Those visits translate, officials estimate, into a tourism and travel business generating $26 million per day, thousands of jobs, and $1.35 billion a year in taxes.
But nurturing a region's visitor industry takes a sustained effort. No matter how successful previous marketing campaigns were, tourists have to be reminded over and over that the Philadelphia region is a great place to visit. Failing that, travelers will be lured to other destinations.
That's why it's encouraging that state funding for tourism marketing may recover slightly after being slashed to the bone over the past two years. Greater Philadelphia Tourism Marketing Corp. officials anticipate their funding will rise to $600,000 in Gov. Corbett's next budget, up from just $128,000 this fiscal year.
That good news, however, must be tempered by the fact that tourism marketing funds here and across Pennsylvania remain millions short of earlier levels - about one-third less than what's needed to maintain tourism as an important economic engine.
While the state ranked sixth in tourism funding a few years ago, it has fallen to 44th place as Corbett trimmed budgets up and down state government to balance Harrisburg's books without new taxes.
Mayor Nutter also zeroed out city funds for several years when the recession hit, leaving hotel-tax revenues as the main source of funding for marketing.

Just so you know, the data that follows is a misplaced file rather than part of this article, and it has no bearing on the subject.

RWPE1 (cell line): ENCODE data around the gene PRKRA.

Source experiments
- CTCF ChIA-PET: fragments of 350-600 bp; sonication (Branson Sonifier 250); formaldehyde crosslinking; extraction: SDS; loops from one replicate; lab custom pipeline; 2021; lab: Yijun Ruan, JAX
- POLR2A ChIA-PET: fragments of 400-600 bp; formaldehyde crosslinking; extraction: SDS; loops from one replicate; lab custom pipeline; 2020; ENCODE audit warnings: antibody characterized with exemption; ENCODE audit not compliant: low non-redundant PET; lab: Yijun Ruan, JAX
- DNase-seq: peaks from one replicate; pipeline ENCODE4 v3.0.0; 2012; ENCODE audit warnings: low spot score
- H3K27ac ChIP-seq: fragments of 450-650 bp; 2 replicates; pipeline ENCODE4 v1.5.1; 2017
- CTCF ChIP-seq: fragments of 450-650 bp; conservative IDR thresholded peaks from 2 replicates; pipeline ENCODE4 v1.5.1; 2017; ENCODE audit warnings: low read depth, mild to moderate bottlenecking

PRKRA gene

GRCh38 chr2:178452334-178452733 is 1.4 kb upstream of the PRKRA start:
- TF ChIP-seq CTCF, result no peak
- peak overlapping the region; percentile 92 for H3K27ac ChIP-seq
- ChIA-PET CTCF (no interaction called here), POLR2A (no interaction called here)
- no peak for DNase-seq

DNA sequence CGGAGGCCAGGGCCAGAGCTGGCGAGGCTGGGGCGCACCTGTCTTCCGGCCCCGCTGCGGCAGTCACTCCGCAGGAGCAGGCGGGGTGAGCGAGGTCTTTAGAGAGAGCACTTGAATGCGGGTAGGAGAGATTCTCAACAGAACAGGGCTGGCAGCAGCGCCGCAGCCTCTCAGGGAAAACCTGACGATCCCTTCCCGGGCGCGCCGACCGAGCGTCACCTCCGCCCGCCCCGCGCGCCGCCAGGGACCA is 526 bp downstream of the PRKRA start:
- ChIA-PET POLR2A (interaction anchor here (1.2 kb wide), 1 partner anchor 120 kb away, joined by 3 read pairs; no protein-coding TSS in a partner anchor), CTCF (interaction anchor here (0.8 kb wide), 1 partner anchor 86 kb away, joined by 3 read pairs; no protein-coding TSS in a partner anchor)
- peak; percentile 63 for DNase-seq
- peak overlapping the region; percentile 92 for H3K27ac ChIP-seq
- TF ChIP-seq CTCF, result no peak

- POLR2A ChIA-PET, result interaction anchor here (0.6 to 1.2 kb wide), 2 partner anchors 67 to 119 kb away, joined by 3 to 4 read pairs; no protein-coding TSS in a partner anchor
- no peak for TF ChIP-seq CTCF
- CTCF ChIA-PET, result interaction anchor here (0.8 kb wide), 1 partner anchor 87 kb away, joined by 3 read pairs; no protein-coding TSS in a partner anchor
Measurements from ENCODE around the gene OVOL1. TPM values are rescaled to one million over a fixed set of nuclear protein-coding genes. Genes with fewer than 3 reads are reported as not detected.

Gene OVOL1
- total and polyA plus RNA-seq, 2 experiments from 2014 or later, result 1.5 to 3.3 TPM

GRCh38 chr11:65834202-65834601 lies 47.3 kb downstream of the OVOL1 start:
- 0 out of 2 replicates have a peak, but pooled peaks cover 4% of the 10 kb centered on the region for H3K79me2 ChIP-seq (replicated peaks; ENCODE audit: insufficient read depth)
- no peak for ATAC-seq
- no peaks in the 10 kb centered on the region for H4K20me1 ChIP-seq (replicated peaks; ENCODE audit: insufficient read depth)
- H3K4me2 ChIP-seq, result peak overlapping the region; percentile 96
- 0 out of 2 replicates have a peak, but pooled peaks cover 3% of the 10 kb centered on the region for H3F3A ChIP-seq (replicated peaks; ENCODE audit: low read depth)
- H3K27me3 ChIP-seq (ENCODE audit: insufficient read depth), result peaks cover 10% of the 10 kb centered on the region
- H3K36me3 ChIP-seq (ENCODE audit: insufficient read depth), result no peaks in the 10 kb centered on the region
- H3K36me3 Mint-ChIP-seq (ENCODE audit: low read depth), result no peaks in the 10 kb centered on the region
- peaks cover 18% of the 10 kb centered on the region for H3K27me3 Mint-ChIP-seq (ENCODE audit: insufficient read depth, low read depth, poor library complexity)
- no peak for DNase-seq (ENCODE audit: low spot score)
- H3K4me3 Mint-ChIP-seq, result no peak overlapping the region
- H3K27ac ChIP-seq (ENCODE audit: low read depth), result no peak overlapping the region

Facing funding cuts, GPTMC chief Meryl Levitz shrank staffing by 20 percent, moved the agency to smaller quarters, and pursued savvy, cost-conscious marketing strategies that focus on social media to reach an increasingly mobile audience. Even so, the marketing pros showed they could still make a splash, as with last year's trek to New York to install an eye-catching ad inside Penn Station, seen by millions of Big Apple travelers.
With a track record of getting a big bang for every buck it spends, and innovative approaches like the new uwishunu.com online guide to the city, GPTMC has made a compelling case for more support from both the state and the city to rebuild the region's tourism marketing muscle.
There are only a few likely sources of funding. Chief among them is the 8.5 percent hotel tax, which generated $8.2 million this year for marketing. That levy hasn't been increased in nearly four years, and lags behind the double-digit taxes in some major cities. Then there are the city and state budgets, each of which should shoulder a larger share of the tourism marketing efforts.
Beyond sustaining a key sector of the local economy, it would be smart to do more to boost tourism marketing efforts that directly support multimillion-dollar public infrastructure investments - from the makeover of Independence Mall to new Parkway museums and the Avenue of the Arts entertainment district.
With the recession finally ebbing, businessman and chair of the GPTMC board Manny Stamatakis plans to make the rounds in Harrisburg. Stamatakis, like any good tourism marketing pro, knows his goal must be "to make sure they don't forget us."